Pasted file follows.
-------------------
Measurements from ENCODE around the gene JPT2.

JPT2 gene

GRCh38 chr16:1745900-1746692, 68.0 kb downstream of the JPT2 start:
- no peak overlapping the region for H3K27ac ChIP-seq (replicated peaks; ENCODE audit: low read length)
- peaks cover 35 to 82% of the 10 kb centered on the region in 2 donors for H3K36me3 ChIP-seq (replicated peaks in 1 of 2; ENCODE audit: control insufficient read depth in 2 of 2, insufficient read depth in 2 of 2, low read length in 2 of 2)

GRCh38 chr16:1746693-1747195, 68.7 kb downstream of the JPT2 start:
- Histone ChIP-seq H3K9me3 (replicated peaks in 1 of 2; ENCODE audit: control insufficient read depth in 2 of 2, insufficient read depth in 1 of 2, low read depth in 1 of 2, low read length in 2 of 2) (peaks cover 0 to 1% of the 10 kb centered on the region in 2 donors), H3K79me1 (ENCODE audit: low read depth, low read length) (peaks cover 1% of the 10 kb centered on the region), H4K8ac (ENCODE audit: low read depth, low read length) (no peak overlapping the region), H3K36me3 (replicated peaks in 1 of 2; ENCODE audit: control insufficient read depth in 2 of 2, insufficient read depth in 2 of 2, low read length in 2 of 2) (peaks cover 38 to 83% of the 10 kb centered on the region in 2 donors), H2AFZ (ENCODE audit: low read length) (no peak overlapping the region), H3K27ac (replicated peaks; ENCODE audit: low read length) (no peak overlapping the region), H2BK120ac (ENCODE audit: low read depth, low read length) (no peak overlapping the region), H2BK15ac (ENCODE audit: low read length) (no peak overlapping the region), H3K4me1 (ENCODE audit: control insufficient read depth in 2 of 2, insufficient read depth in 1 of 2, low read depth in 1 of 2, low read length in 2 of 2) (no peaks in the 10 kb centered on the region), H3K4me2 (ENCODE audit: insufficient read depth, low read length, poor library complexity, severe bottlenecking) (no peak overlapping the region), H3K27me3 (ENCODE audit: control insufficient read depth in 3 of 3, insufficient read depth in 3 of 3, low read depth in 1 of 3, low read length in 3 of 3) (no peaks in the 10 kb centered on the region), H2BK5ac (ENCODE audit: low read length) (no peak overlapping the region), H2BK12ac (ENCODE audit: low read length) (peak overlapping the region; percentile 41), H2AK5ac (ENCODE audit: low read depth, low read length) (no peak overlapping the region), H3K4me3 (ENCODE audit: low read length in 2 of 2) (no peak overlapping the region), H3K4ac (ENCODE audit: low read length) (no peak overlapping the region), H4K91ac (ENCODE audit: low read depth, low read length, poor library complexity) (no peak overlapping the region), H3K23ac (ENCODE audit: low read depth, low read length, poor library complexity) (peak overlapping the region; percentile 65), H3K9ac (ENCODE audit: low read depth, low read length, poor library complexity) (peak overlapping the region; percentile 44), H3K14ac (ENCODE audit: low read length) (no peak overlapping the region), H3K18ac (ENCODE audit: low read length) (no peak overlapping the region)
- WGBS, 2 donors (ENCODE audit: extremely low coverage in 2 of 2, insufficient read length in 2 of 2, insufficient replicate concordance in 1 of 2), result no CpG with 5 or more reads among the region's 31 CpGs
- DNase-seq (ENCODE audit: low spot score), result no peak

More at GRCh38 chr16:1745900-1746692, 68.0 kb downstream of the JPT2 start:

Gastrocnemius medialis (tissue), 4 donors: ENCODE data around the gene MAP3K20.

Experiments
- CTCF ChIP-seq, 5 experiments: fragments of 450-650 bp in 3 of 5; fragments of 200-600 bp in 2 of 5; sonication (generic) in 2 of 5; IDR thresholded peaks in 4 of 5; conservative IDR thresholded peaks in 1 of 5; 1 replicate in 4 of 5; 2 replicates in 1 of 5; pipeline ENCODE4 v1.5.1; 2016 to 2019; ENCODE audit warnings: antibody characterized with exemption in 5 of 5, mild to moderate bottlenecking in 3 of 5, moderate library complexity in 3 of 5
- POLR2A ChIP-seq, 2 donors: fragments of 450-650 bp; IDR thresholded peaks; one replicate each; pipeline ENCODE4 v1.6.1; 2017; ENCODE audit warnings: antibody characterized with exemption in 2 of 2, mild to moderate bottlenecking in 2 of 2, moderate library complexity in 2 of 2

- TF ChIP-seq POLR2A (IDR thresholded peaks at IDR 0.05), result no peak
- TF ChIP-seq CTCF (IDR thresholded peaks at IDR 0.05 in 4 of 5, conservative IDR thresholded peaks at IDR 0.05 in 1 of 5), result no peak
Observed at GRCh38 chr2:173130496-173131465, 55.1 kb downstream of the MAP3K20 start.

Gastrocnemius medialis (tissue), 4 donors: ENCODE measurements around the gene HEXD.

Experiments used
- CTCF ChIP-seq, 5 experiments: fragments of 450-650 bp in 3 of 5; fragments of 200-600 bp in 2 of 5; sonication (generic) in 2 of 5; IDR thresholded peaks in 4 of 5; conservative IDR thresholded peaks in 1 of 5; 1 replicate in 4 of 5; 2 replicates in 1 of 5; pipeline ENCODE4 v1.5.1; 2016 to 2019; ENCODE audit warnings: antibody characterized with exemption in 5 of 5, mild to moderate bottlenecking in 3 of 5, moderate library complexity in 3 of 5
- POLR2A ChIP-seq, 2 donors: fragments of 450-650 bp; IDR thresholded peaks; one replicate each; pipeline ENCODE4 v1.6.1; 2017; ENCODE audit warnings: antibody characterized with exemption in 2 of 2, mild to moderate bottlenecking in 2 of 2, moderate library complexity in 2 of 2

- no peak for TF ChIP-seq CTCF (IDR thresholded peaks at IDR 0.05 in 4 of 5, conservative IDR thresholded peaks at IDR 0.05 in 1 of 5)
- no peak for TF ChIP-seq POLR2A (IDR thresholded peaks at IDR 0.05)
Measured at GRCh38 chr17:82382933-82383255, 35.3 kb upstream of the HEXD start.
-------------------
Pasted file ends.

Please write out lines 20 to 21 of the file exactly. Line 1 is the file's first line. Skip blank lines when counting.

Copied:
- CTCF ChIP-seq, 5 experiments: fragments of 450-650 bp in 3 of 5; fragments of 200-600 bp in 2 of 5; sonication (generic) in 2 of 5; IDR thresholded peaks in 4 of 5; conservative IDR thresholded peaks in 1 of 5; 1 replicate in 4 of 5; 2 replicates in 1 of 5; pipeline ENCODE4 v1.5.1; 2016 to 2019; ENCODE audit warnings: antibody characterized with exemption in 5 of 5, mild to moderate bottlenecking in 3 of 5, moderate library complexity in 3 of 5
- POLR2A ChIP-seq, 2 donors: fragments of 450-650 bp; IDR thresholded peaks; one replicate each; pipeline ENCODE4 v1.6.1; 2017; ENCODE audit warnings: antibody characterized with exemption in 2 of 2, mild to moderate bottlenecking in 2 of 2, moderate library complexity in 2 of 2